Subdivision (d). When a defendant is required to participate in a batterer intervention program under section 1203.097(a)(6) of the California Penal Code, the court may order "another appropriate counseling program" if a batterer's program is unavailable in the language spoken by the court litigant. In addition, a judge may, for good cause, excuse the requirement to complete the 52-week program within 18 months. The application of a similar standard to all orders to participate in noncourtroom services, whereby the unavailability of language assistance would constitute good cause to make an alternative order or to excuse delay in completion, would provide the court with flexibility to address situations in which a program or service is unavailable in the language spoken by a limited English proficient court user.

Two optional forms, Service Not Available in My Language: Request to Change Court Order (form LA-400) and Service Not Available in My Language: Order (form LA-450), were developed to facilitate communication between the court and a limited English proficient court litigant who is unable to comply with a court order because of a lack of language assistance.

Form LA-400 allows the court litigant to notify the court of the unavailability of language assistance in a court-ordered program and to request a modified order or an extension of the time for completion of the program. Form LA-450 allows the court to issue a modified order or to extend the time for completion of a court-ordered program or service. A request may be denied if the court receives information that a program is available in the language of the court litigant or that language assistance is available to help the court litigant access the program, and that the program or service may be accessed within the time mandated by the court for completion. If a request is denied on this basis, the court should provide contact information that will allow the court litigant to access the program. In addition, a request may be denied if the court finds there is good cause to believe that the request was brought for an improper purpose or that the court litigant knowingly provided false information on form LA-400.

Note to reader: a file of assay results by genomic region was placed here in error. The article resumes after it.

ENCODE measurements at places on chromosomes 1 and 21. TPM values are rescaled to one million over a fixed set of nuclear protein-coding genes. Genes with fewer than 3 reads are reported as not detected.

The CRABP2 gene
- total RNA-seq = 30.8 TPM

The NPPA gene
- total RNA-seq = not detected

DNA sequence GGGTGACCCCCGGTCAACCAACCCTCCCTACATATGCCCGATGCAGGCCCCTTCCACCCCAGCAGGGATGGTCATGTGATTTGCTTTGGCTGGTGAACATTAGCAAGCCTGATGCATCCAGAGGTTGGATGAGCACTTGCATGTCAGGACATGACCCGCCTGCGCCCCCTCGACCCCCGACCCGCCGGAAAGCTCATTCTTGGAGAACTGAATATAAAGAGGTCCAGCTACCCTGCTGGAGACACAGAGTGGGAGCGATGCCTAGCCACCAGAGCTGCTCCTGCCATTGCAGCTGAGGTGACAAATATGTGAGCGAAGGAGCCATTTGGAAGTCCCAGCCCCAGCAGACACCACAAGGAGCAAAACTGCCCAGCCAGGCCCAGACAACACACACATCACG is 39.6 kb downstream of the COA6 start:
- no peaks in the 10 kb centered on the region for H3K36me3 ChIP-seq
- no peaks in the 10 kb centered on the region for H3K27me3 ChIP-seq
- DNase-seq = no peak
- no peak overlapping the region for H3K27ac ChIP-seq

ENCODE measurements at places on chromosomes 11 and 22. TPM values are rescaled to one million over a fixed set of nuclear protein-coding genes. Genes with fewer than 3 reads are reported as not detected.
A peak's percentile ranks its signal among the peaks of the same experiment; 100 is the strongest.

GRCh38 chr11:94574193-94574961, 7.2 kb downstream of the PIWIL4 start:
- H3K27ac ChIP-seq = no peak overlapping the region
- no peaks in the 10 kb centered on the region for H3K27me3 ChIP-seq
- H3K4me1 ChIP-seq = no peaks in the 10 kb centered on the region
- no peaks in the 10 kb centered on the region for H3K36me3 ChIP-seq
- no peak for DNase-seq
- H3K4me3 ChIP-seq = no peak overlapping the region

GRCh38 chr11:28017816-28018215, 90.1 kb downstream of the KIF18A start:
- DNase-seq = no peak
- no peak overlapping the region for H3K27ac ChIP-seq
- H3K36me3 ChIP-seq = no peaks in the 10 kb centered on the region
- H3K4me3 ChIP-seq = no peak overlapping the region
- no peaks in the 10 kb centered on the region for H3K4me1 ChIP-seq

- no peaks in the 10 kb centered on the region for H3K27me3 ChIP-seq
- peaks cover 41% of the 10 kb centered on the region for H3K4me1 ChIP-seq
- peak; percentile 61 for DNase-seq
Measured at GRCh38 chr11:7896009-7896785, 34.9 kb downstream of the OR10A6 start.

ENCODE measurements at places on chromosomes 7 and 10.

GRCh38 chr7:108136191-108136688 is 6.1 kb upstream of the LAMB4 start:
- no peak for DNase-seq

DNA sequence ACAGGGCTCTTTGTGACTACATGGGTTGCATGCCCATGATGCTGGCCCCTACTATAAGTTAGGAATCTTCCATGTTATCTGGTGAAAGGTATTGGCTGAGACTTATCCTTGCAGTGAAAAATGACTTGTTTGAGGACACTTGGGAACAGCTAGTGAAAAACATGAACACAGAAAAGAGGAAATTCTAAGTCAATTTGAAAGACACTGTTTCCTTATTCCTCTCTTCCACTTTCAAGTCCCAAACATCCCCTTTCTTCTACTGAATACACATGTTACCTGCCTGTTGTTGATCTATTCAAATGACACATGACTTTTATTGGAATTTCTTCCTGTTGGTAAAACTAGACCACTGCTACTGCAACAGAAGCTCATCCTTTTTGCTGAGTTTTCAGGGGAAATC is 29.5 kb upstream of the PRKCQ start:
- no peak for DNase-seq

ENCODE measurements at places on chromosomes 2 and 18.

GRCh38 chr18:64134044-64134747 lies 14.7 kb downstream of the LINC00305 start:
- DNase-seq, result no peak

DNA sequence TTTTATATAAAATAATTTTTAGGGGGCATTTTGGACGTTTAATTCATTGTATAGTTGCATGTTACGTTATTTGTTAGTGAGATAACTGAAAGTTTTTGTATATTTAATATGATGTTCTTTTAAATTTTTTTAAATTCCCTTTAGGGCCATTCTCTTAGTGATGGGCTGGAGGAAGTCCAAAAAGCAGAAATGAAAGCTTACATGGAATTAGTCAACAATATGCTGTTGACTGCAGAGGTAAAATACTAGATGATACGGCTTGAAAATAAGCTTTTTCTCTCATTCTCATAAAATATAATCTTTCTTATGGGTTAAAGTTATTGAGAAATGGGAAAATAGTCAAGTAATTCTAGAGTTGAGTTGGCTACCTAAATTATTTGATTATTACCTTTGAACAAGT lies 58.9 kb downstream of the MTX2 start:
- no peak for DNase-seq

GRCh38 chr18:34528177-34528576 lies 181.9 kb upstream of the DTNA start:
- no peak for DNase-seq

Subdivision (e). It is the policy of the California courts to encourage the efficient and effective use of human and technological resources in the provision of language services while ensuring meaningful access for limited English proficient court users. For noncourtroom interpretation events, courts may consult the report, Technological Options for Providing and Sharing Court Language Access Services Outside the Courtroom (January 2018) for opportunities to collaborate with other courts and service providers to enhance language access for LEP court users.